Some of the other things that one should consider about this in the context of what Bristol has shown in their data with melanoma and others is what is the utility, for instance, of LAG-3 expression is a diagnostic valuable. And those are some of the things we are working through going forward in designing what the appropriate study. So please be patient. We do like the activity of this molecule.

We expect, as I pointed out earlier, additional data from Zia Lab in a lot of indications going forward over the next few months. So I think that will also help us to hone in on what the appropriate next steps for this molecule are.

Jonathan Miller -- Evercore ISI -- Analyst

Great. Thank you so much for the clarity, and for the reassurance. One follow-up. Earlier on the call, it sounded like you might not disclose data from the smaller initial expansion cohorts for 018, if you decide to increase cohort size later before making decisions about later stage studies.

Can you clarify what your criteria would be for disclosure in any given of those multiple expansion cohorts that we could get next year?

Scott Koenig -- President and Chief Executive Officer

Yeah. We haven't made any specific decisions about what and when and what are the criteria going forward. Again, we're very wary of the competitive landscape here. And rather than tip off somebody on, which ones we are pursuing for a registration study I would like to sort of hold us close to the best until we make that decision.

So please be patient with us with regard to that. Having said that, we are trying to set very high bars on assurances. And so sometimes, for instance, I'll give you a perfect example. We presented the initial data very quickly on the non-small cell lung cancer that was 20 patients, of which there were three different histological types.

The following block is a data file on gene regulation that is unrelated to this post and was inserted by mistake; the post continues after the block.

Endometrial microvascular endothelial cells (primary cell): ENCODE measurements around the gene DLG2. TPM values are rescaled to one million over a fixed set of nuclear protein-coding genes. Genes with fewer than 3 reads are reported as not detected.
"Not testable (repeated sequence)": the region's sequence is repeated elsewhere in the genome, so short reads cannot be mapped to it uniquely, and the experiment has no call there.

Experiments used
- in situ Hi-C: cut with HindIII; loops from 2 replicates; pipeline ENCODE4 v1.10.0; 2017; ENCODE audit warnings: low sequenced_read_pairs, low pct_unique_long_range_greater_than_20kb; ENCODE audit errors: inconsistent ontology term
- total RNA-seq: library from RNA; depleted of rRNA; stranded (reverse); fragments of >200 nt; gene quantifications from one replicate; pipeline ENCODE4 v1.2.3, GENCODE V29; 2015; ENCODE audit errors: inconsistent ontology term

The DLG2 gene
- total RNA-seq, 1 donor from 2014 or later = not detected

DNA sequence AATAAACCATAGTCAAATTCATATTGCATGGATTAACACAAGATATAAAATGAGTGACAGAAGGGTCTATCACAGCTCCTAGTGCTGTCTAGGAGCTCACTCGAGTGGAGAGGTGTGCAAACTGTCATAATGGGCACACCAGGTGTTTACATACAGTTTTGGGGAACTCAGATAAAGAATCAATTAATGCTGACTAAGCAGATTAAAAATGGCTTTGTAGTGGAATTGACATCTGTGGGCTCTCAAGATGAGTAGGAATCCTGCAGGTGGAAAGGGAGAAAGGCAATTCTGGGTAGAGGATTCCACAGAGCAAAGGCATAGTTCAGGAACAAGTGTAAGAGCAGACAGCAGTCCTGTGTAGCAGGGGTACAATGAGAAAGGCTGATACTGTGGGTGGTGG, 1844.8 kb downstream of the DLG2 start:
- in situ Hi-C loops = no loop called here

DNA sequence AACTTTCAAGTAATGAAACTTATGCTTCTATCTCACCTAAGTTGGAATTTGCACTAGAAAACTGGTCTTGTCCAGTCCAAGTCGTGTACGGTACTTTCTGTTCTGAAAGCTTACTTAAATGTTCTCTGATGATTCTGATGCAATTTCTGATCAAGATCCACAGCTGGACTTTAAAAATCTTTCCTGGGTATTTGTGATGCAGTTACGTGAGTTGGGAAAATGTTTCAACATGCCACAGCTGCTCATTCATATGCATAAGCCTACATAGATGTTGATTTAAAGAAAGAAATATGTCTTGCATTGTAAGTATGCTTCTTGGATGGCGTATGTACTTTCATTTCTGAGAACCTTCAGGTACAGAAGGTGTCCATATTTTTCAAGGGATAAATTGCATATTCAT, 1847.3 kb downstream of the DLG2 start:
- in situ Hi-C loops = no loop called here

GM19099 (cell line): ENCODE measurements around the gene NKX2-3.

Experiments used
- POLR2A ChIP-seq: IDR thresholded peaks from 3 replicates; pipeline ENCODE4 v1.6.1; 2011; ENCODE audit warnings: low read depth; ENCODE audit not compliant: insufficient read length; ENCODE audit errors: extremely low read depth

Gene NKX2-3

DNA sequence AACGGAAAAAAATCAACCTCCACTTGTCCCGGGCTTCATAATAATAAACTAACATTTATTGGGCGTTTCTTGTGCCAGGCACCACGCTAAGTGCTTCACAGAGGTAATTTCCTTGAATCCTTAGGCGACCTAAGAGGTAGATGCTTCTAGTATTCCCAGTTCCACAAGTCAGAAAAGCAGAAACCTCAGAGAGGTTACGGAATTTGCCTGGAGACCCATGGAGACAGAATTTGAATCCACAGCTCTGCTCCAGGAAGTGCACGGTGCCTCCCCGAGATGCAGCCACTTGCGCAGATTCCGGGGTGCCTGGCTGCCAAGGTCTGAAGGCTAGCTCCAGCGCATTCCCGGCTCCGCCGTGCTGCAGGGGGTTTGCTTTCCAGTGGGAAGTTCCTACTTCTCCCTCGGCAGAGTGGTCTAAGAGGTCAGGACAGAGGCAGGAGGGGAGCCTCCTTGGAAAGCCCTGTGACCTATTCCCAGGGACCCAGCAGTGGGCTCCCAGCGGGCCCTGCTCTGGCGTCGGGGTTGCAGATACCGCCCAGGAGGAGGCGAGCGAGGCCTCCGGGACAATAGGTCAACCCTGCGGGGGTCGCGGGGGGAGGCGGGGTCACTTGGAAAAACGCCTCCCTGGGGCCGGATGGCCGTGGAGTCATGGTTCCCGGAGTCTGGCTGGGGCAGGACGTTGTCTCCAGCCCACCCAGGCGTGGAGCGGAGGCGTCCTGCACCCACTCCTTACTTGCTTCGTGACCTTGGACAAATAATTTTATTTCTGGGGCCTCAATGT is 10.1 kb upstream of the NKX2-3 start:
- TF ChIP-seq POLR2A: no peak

So before we want to make a decision on what's the next step possibly lung cancer, you want to make sure that you're picking the right tumor type going forward if that is decided to be pursued. So those are some of the things we're thinking about going forward.

Jonathan Miller -- Evercore ISI -- Analyst

Thank you so much. One follow-up from earlier presentation from the prostate cancer cohorts, and the KOL call you had after ASCO. I'm pleased to hear that you're having productive dialogues with the KOLs in the indication thus far. And when we look forward to that update in the first quarter next year, can you give us a little hints, as to what people have been saying about the updated safety profile that you observed at ESMO and how regimen modifications or dosing modifications has worked in the context of that indication?

Scott Koenig -- President and Chief Executive Officer

Yeah. I think very consistent with what I've said before, which the toxicity is manageable that the strategies we've taken with regard to mitigate some of these side effects seem to be working well. And even further changes of what we've discussed with regard to some dosing strategies should further improve the safety profile here. So all in all, as the data stands now, obviously, I can't predict what's going on in the future.